During April of 2019, between trips to various and sundry faraway places, I joined Cathy in a major home improvement effort.
Some of it was inside. This involved renewing my appreciation for professionals in the building trades. Not, unfortunately, by cheering on their renovation of our guest bathroom and shower. But, alas, by confirming that we DIY types need twice as much time and materials to do half as good a job. My work in that bathroom could not exactly be called a surgical strike, but it did lead to one (see below).
Some of the big spring campaign was outside. We finally managed to get a shade-loving ground cover to flourish in what had long been a no-grow zone under our ornamental cherry tree. The flourishing began with planting. Lots and lots of planting of tender young shoots.
The planting outside and the tiling inside required deep knee bends and kneeling. Lots of kneeling and deep knee bends. Far more than required by trained professionals who have learned to economize their movements. Far more, it turned out, than my 67-year old knee could take. (No, that’s not a typo, the other knee was less than 11 years old at that point, and the titanium held up quite well!) By the end of September, the “surgical strike” I mentioned above was required. Now, my knees match, again. (And we maintain a discreet silence about the respective costs of hiring home improvement professionals, versus replacing major body parts.)
But wait, wasn’t this supposed to be about learning the lesson of the hibiscus? What happened to the flower??
Glad you asked! While I was squatting-&-kneeling, squatting-&-kneeling, ad nauseum, ad dolorum, among the lamiastrum galeobdolon variegatum plants, Cathy was busily acquiring other plants that would make our yard more bee, butterfly and hummingbird-friendly. Enter the hibiscus.
When the squatting and kneeling gave way to wincing and limping, Cathy decided I could dig the hole for the new hibiscus plant… later. After the wincing and limping gave way to surgery and rehab, “later” became “much later.” When chilly mornings gave way to frost, and the hibiscus had well and truly shriveled in its plastic pot, she cut the plant back nearly to the roots and put it in the basement.
In April of this year, I thought Cathy was kidding when she asked me to dig a hole and help her plant what looked to me like a hibiscus cadaver. But, being a generous-spirited type, I figured there was no good reason to deny the dead hibiscus a proper Christian burial. So, Cathy’s “planting” was my “burying.”
In the interest of domestic tranquility, and because I wasn’t flying off to remote locations this spring anyway, I also joined in what seemed to me to be the senseless ritual of frequently pouring water over the burial mound. (I swear that 1 Corinthians 15:29 never crossed my mind.)
After days and weeks, to my utter surprise, little shoots began to appear out of the burial mound. A plant grew. And grew. And, at the end of July, flowered. It has been flowering continuously throughout August.
It is a humbling thing for An Ordained Person—a Missionary, no less!—to find himself in the “O ye of little faith” category. Maybe it is not such a bad crowd, since it includes Our Lord’s Apostles. But I also find myself joining in their chorus of, “Lord, increase our faith!” (Luke 17:5).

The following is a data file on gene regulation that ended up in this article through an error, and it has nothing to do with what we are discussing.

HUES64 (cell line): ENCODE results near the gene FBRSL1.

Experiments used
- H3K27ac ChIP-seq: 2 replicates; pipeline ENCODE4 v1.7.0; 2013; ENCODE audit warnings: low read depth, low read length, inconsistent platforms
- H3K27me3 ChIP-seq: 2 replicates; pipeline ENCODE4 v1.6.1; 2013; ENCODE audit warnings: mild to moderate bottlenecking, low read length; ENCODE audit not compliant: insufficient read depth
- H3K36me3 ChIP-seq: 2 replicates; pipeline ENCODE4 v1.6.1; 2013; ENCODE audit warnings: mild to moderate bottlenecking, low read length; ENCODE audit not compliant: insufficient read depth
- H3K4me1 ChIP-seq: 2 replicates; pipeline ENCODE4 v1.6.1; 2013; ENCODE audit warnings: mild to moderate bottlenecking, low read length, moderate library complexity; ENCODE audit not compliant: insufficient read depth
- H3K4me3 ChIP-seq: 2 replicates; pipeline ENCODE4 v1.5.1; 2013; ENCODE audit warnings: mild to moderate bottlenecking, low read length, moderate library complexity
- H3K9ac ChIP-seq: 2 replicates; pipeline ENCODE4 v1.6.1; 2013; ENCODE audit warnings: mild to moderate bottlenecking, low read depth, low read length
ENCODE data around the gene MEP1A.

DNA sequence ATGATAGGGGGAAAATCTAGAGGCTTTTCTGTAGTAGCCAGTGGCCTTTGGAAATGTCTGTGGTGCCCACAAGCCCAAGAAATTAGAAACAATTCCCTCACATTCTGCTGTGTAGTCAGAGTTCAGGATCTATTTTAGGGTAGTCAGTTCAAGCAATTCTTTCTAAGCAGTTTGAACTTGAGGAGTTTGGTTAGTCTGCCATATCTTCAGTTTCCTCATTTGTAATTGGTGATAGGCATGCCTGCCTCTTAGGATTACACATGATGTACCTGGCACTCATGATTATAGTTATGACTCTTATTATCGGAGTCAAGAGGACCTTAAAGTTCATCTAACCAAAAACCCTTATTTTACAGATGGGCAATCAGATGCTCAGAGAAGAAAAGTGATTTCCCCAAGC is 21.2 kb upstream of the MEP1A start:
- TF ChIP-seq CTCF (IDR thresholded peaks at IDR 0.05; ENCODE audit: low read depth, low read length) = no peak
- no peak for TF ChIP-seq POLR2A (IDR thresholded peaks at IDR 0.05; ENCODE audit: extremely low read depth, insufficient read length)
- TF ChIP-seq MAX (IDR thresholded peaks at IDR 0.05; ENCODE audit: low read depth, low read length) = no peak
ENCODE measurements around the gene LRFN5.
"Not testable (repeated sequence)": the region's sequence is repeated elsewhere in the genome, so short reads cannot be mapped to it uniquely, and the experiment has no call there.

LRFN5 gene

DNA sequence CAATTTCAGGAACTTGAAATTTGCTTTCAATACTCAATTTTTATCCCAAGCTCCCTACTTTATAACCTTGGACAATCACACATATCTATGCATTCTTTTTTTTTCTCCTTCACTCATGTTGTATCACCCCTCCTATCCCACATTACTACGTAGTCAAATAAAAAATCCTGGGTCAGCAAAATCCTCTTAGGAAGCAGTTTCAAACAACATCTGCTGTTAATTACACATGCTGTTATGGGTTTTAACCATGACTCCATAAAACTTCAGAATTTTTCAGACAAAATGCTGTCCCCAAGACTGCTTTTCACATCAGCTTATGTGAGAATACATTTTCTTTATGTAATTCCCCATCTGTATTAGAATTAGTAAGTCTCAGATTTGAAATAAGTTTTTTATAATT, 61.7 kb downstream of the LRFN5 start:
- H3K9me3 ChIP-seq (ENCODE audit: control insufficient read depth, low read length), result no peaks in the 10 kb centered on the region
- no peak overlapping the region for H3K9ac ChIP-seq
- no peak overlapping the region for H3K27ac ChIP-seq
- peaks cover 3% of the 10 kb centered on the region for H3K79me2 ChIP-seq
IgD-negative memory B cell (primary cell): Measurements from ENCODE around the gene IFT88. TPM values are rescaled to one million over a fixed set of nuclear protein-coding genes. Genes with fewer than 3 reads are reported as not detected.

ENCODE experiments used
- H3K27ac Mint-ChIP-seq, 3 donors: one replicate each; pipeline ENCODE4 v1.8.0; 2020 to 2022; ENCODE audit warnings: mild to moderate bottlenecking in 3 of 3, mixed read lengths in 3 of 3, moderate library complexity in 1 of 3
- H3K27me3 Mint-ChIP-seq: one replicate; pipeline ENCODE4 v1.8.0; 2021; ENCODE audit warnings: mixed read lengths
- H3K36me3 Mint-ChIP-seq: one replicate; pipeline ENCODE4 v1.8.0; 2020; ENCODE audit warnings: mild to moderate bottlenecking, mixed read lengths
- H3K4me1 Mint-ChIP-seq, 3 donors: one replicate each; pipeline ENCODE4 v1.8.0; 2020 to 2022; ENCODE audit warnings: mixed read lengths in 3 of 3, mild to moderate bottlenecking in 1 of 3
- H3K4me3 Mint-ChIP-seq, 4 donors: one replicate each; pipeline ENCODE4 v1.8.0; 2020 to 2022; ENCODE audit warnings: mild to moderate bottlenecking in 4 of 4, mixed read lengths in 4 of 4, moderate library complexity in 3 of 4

Increase our faith. O Lord, may it be so! The Slade family hibiscus is tiny in comparison to Ezekiel’s valley of dry bones (Eze. 37). It is infinitesimal in comparison to the thousands of lives and millions of livelihoods lost to COVID-19. It is utterly invisible next to the millions of bodies lacerated by slavery and the tens of millions of lives destroyed or damaged through enslavement, Jim Crow and discrimination.
But the shriveled hibiscus has burst into glorious flower. God called Ezekiel to believe that God’s Spirit could bring the dry bones back to life—and then brought the exiles back to their homeland. Even so, God calls us to believe that new life can spring from the carnage of coronavirus. And even from the centuries-old carnage of enslavement and oppression.
It is easy to feel despair in the face of today’s challenges to the health of our bodies, our households, our society and our world. The problems are massive. And, they will not yield to “quick fixes.” The pandemic feels like it has gone on for years. Even so, and despite the wishful thinking of some, it will continue for months, at least. Slavery and racism have marked us for…. literally, hundreds of years. The on-again, off-again effort to overcome its horrible heritage has already taken over 150 years (over 200, if one sees the 1808 law forbidding the importation of African slaves as the first serious effort to chart a new path for our nation). So, while we must strive for change now, we also have to be in the struggle for the long haul.
Along the way, it is important to keep an eye out for signs of hope. We need to find encouragement on the way, to stay on the way.
So, however humble it may be, from the hibiscus, learn its lesson….
May the Lord surround you with signs of hope and encourage you both to expect and to lean into the coming of God’s Reign, “on earth, as its is in heaven.”
P.S. I continue to be amazed, humbled by and deeply grateful for the prayers and financial gifts that make this ministry possible—Thank you!!
P.P.S. I also continue to look for encouragement and beauty as I walk through God’s creation outside our backyard! For a glimpse of the photos that emerge from this search, see my page on Facebook or the photo-sharing site Flickr or Unsplash (a place to share photos without restricting their use).
P.P.P.S. Here is a peek behind the leaves of our hibiscus: the cut-off stalks did not re-sprout. The new growth came from the roots and produced new stalks. I think there is another lesson there….